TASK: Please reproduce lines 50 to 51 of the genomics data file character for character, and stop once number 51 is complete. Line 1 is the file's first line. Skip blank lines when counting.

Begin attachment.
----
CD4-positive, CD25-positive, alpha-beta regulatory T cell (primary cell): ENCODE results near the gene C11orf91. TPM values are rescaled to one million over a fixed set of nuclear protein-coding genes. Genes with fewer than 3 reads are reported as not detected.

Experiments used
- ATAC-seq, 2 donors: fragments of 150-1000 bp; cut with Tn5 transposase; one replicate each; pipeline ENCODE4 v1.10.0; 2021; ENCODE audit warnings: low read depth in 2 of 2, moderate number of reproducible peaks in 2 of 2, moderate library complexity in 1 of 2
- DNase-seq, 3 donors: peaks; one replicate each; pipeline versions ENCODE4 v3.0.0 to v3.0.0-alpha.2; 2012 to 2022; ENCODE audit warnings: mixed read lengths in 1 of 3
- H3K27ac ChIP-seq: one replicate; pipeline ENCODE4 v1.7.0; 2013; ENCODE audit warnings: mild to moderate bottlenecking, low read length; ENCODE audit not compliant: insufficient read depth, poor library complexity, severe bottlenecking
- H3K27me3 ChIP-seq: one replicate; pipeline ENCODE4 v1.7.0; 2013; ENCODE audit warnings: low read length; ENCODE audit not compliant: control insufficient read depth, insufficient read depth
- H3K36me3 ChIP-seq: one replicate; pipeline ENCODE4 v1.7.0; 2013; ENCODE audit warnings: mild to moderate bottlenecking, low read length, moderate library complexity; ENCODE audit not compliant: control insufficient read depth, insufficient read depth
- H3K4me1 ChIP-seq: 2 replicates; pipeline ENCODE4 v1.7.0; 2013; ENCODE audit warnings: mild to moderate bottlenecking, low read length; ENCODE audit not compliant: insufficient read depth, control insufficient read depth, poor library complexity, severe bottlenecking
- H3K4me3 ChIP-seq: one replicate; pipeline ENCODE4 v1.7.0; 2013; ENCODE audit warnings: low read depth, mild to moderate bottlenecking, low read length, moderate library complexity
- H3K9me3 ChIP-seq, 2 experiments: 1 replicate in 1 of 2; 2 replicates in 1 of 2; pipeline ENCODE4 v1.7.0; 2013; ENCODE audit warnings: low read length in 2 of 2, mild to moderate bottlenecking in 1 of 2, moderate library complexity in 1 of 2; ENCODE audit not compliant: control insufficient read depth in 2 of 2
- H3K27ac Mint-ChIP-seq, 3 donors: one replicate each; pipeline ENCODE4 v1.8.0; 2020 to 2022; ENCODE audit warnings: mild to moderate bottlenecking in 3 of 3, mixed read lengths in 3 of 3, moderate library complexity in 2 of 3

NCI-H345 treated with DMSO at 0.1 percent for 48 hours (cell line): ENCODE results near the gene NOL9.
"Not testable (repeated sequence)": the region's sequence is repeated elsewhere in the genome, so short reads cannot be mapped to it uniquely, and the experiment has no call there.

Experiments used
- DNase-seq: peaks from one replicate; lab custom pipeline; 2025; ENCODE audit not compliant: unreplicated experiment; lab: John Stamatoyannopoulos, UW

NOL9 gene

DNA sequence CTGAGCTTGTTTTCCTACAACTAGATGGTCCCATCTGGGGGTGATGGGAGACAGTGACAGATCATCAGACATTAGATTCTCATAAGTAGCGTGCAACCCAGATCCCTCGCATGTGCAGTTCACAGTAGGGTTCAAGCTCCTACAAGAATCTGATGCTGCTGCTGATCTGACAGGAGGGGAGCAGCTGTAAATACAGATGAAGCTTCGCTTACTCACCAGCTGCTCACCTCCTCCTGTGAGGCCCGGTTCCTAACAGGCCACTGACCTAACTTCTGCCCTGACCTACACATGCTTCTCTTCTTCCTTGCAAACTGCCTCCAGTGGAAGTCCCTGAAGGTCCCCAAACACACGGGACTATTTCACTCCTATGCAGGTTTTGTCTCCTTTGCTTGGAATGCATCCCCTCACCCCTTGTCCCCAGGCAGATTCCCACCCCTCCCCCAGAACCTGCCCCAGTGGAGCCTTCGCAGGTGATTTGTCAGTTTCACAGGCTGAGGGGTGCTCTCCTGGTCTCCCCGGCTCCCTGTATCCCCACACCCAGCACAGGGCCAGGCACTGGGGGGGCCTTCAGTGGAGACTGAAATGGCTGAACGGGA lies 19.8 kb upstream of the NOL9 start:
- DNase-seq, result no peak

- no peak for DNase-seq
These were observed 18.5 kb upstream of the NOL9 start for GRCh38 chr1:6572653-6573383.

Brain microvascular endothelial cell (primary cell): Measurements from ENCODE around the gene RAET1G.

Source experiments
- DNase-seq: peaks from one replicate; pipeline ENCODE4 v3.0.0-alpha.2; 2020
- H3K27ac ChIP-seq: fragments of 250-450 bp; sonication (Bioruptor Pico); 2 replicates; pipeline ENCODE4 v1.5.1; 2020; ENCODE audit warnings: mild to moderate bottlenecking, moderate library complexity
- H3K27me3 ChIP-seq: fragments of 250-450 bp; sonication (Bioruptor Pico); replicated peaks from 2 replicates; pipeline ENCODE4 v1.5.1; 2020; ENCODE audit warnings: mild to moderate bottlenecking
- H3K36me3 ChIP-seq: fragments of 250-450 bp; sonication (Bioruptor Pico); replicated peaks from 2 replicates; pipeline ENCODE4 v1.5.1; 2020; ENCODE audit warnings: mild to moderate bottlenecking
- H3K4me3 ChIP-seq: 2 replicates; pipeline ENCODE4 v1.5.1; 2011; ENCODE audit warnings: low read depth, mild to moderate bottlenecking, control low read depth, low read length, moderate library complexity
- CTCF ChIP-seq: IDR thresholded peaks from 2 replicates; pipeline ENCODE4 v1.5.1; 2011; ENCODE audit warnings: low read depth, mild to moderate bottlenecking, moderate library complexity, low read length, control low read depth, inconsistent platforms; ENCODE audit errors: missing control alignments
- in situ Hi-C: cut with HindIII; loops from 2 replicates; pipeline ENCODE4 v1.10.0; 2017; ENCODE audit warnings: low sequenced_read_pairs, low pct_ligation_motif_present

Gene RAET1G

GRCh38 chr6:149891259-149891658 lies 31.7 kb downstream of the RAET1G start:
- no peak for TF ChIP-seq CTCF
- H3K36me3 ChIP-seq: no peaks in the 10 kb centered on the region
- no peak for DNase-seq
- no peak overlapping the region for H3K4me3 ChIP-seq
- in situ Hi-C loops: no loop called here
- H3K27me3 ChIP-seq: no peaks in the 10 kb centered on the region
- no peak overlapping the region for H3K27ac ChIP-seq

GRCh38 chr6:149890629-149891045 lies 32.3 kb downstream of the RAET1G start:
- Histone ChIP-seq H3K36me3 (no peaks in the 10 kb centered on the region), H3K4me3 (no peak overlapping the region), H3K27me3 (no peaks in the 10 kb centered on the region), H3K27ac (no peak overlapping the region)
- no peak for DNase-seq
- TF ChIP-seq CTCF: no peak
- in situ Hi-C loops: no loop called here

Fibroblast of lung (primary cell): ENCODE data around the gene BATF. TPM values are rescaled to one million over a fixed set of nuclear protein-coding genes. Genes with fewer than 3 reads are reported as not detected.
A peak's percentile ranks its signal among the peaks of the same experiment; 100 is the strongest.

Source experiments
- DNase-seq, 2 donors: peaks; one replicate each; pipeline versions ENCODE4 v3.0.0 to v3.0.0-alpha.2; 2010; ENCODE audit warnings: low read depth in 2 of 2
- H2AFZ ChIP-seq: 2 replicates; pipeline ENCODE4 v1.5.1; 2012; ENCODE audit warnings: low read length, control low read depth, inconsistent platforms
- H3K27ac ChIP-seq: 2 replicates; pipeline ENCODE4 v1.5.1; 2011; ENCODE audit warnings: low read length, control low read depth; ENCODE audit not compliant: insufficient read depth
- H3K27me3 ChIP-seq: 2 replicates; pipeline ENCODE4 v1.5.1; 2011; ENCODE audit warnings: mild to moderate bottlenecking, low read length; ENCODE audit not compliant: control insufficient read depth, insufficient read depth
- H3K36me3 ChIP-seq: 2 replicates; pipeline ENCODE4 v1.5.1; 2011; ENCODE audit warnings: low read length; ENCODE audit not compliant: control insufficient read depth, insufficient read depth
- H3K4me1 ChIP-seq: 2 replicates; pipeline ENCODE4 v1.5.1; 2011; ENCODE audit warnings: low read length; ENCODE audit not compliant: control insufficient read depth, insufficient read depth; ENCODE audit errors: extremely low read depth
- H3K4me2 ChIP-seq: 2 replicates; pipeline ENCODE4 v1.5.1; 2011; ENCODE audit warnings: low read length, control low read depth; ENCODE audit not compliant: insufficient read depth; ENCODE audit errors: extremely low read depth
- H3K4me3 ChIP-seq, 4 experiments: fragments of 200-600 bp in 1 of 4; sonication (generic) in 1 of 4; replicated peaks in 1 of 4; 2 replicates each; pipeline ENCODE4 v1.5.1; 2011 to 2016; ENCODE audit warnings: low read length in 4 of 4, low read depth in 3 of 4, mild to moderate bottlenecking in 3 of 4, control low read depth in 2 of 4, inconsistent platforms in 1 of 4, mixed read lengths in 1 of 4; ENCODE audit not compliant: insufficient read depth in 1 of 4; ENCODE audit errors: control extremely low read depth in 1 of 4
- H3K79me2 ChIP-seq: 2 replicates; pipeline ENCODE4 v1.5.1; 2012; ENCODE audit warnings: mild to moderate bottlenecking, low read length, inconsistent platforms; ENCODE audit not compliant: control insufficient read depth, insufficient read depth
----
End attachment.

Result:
- H3K27me3 ChIP-seq: 2 replicates; pipeline ENCODE4 v1.5.1; 2011; ENCODE audit warnings: mild to moderate bottlenecking, low read length; ENCODE audit not compliant: control insufficient read depth, insufficient read depth
- H3K36me3 ChIP-seq: 2 replicates; pipeline ENCODE4 v1.5.1; 2011; ENCODE audit warnings: low read length; ENCODE audit not compliant: control insufficient read depth, insufficient read depth